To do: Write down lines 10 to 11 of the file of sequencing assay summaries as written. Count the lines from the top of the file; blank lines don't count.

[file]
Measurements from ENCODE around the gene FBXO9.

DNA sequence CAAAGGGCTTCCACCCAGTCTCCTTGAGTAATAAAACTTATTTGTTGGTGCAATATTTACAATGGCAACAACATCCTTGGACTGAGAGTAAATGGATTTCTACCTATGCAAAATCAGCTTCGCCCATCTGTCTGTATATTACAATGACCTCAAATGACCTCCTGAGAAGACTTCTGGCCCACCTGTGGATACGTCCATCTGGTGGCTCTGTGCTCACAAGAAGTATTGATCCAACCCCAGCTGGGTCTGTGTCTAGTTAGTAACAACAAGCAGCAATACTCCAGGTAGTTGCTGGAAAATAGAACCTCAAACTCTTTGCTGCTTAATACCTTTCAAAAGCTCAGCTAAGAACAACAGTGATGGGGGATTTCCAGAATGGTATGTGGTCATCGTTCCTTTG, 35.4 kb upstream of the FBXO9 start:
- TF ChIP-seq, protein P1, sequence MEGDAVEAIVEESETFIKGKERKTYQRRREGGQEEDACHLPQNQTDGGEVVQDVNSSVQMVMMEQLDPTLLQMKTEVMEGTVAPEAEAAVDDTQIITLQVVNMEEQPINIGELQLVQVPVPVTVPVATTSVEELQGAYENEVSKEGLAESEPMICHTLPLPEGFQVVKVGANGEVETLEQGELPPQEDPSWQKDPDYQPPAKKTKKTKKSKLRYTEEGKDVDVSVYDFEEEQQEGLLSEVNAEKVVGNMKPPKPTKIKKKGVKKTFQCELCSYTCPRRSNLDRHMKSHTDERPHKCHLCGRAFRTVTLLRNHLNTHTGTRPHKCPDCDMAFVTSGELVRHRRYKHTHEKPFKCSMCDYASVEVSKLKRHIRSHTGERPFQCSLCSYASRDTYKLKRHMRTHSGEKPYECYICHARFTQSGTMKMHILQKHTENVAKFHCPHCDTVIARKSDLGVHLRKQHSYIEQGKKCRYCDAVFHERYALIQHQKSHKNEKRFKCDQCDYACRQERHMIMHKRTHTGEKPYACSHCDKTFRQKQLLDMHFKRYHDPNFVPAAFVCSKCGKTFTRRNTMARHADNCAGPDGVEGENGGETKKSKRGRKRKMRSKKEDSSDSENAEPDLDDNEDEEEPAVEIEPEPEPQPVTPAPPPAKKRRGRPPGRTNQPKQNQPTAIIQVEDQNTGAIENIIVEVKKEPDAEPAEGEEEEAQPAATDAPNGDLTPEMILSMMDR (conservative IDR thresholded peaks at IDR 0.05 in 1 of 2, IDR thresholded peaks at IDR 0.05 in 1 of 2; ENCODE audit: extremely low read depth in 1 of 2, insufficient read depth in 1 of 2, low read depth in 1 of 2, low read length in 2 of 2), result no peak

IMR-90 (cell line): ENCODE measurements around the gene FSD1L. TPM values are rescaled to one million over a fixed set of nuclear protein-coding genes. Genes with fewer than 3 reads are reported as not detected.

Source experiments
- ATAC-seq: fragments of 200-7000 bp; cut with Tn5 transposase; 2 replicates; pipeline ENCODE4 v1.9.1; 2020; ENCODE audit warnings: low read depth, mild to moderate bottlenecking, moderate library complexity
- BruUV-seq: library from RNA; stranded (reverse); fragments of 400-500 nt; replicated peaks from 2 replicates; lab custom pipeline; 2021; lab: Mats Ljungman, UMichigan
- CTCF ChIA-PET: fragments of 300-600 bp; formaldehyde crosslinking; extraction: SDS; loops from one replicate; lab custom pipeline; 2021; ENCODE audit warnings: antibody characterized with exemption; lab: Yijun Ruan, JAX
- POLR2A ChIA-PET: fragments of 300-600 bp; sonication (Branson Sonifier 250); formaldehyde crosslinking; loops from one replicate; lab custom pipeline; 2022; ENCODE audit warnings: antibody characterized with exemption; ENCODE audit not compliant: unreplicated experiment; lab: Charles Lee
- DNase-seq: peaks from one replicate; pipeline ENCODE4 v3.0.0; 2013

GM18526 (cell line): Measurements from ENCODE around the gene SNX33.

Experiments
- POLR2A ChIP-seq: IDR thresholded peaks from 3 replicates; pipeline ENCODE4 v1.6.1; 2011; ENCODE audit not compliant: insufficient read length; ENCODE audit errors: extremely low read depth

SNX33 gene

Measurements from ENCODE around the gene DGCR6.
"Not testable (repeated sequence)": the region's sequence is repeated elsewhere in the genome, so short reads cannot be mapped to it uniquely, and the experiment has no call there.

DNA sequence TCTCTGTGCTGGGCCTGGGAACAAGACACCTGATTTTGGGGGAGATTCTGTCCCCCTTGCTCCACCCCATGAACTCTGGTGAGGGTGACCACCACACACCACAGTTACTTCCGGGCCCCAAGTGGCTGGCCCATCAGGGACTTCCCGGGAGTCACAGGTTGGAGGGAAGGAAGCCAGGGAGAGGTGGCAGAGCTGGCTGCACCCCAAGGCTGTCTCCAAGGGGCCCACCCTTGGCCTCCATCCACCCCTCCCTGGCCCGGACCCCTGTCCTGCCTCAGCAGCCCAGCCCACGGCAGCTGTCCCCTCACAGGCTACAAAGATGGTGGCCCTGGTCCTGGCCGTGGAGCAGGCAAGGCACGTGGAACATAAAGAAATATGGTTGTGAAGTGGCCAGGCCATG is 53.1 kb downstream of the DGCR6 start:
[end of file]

- DNase-seq: peaks from one replicate; pipeline ENCODE4 v3.0.0; 2013

GM18526 (cell line): Measurements from ENCODE around the gene SNX33.